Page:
9.42 pm

Kevin Foster (Torbay) (Con): This has been a fascinating couple of hours. We have managed to keep the debate on track and, as I told the Backbench Business Committee we would, to build up a head of steam behind these issues, and hon. Members will be pleased that the debate did not hit the buffers, as some suggested it might.

Leaving aside the puns, I think this has been a good debate. It was encouraging to hear that the studies would go ahead, as a key part of identifying exactly

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what needs to be done on our railway to secure it for the future. It is right that we heard the commitment that Dawlish and the Great Western main line would continue to be at the heart of the community in the peninsula. I know that the line into south Wales and Swansea is at the heart of that area and its economy, too, and I hope that people will support the motion without the need for a Division. It reinforces the importance of the network. This is not just about a transport system to get people from A to B; it is about the heart of a region that could deliver so much more with the investment that we hope will come.

Question put and agreed to.


That this House believes that the routes of the Great Western railway are not just a transport system, but the heart of the regions they serve; and calls on the Government to ensure that plans for further electrification and improved resilience of the Great Western railway routes are progressed urgently.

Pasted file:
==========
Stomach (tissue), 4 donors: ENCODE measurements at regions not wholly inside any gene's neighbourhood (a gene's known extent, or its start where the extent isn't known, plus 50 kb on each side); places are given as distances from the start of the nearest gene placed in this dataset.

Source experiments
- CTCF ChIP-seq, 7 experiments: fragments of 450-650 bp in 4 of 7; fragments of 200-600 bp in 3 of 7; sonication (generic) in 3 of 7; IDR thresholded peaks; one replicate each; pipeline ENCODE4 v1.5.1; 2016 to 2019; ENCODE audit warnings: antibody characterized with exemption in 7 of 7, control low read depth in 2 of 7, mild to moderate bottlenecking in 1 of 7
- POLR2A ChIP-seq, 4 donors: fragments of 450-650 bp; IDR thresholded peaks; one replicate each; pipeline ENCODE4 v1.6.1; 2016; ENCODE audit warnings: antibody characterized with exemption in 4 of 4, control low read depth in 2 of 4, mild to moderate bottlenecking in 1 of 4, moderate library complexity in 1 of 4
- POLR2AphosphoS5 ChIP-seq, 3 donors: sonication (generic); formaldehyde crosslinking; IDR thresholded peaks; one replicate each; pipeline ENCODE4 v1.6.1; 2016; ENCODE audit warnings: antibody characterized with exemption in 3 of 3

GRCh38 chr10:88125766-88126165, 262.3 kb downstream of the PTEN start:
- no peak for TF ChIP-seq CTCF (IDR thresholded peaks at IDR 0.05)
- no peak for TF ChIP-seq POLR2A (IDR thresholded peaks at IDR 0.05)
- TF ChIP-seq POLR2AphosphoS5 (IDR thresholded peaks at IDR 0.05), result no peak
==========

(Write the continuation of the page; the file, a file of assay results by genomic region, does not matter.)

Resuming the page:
Business without Debate

business of the House (9 February)


That at the sitting on Tuesday 9 February, paragraph (2) of Standing Order No. 31 (Questions on amendments) shall apply to the Motion in the name of Mr Nigel Dodds and to the Motion in the name of Tim Farron as if the day were an Opposition Day; proceedings on each Motion may continue, though opposed, for three hours and shall then lapse if not previously disposed of; proceedings on each Motion may continue, though opposed, after the moment of interruption; and Standing Order No. 41A (Deferred divisions) shall not apply.—(Jackie Doyle-Price.)

Business of the House (10 February)


That at the sitting on Wednesday 10 February, Standing Order No. 16 (Proceedings under an Act or on European Union documents) shall not apply to proceedings on the Motion in the name of Secretary Theresa May relating to Police Grant Report or to proceedings on the Motion in the name of Secretary Greg Clark relating to Local Government Finance;